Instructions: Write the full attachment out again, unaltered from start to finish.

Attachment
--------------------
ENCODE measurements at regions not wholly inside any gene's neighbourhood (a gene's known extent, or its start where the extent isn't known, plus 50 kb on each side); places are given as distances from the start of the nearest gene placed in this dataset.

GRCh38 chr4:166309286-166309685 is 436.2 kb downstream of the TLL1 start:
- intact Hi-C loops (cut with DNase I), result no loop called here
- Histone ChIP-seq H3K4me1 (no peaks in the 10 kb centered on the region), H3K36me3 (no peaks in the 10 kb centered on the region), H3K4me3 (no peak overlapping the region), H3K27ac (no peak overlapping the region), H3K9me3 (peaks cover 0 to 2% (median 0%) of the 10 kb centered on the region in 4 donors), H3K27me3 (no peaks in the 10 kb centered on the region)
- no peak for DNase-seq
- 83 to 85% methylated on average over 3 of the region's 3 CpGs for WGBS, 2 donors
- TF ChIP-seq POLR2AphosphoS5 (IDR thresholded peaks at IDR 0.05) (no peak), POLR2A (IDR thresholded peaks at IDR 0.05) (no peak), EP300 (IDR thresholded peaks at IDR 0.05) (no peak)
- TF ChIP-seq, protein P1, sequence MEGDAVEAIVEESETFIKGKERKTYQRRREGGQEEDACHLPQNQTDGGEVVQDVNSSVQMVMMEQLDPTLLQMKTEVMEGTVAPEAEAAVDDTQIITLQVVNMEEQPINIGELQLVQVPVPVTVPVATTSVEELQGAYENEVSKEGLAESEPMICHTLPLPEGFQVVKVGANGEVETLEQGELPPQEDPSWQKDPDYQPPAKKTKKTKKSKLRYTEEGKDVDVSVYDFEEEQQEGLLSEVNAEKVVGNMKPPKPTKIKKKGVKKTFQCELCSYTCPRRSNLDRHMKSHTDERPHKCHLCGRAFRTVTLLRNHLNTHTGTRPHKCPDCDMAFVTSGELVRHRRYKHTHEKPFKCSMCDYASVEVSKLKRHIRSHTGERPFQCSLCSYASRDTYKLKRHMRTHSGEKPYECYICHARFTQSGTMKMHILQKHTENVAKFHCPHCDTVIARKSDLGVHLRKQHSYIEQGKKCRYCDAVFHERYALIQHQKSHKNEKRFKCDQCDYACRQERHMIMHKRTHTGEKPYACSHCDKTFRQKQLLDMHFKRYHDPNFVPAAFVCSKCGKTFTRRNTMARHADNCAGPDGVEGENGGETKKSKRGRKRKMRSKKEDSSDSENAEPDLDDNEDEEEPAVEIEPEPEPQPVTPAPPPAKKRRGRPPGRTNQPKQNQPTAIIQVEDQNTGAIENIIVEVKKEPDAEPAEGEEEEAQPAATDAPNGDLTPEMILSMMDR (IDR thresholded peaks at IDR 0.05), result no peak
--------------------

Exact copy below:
ENCODE measurements at regions not wholly inside any gene's neighbourhood (a gene's known extent, or its start where the extent isn't known, plus 50 kb on each side); places are given as distances from the start of the nearest gene placed in this dataset.

GRCh38 chr4:166309286-166309685 is 436.2 kb downstream of the TLL1 start:
- intact Hi-C loops (cut with DNase I), result no loop called here
- Histone ChIP-seq H3K4me1 (no peaks in the 10 kb centered on the region), H3K36me3 (no peaks in the 10 kb centered on the region), H3K4me3 (no peak overlapping the region), H3K27ac (no peak overlapping the region), H3K9me3 (peaks cover 0 to 2% (median 0%) of the 10 kb centered on the region in 4 donors), H3K27me3 (no peaks in the 10 kb centered on the region)
- no peak for DNase-seq
- 83 to 85% methylated on average over 3 of the region's 3 CpGs for WGBS, 2 donors
- TF ChIP-seq POLR2AphosphoS5 (IDR thresholded peaks at IDR 0.05) (no peak), POLR2A (IDR thresholded peaks at IDR 0.05) (no peak), EP300 (IDR thresholded peaks at IDR 0.05) (no peak)
- TF ChIP-seq, protein P1, sequence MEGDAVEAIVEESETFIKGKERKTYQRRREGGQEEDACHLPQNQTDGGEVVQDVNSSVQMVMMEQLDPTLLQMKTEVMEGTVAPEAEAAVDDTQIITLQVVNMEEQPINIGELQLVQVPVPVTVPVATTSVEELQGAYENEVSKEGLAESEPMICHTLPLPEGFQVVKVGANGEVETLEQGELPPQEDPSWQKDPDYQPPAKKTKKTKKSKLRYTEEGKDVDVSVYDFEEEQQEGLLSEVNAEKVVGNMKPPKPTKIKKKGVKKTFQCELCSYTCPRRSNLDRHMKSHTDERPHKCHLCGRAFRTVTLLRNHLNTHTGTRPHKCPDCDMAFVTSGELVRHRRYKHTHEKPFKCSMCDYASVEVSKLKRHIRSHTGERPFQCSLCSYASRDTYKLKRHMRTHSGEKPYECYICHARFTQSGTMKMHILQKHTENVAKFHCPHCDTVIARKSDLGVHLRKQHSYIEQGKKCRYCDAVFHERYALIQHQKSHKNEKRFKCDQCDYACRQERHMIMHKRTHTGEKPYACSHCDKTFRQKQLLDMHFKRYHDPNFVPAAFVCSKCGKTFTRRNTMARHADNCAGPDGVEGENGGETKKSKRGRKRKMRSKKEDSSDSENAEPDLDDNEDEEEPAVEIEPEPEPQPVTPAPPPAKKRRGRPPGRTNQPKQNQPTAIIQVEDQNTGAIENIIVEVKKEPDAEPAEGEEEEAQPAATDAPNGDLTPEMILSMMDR (IDR thresholded peaks at IDR 0.05), result no peak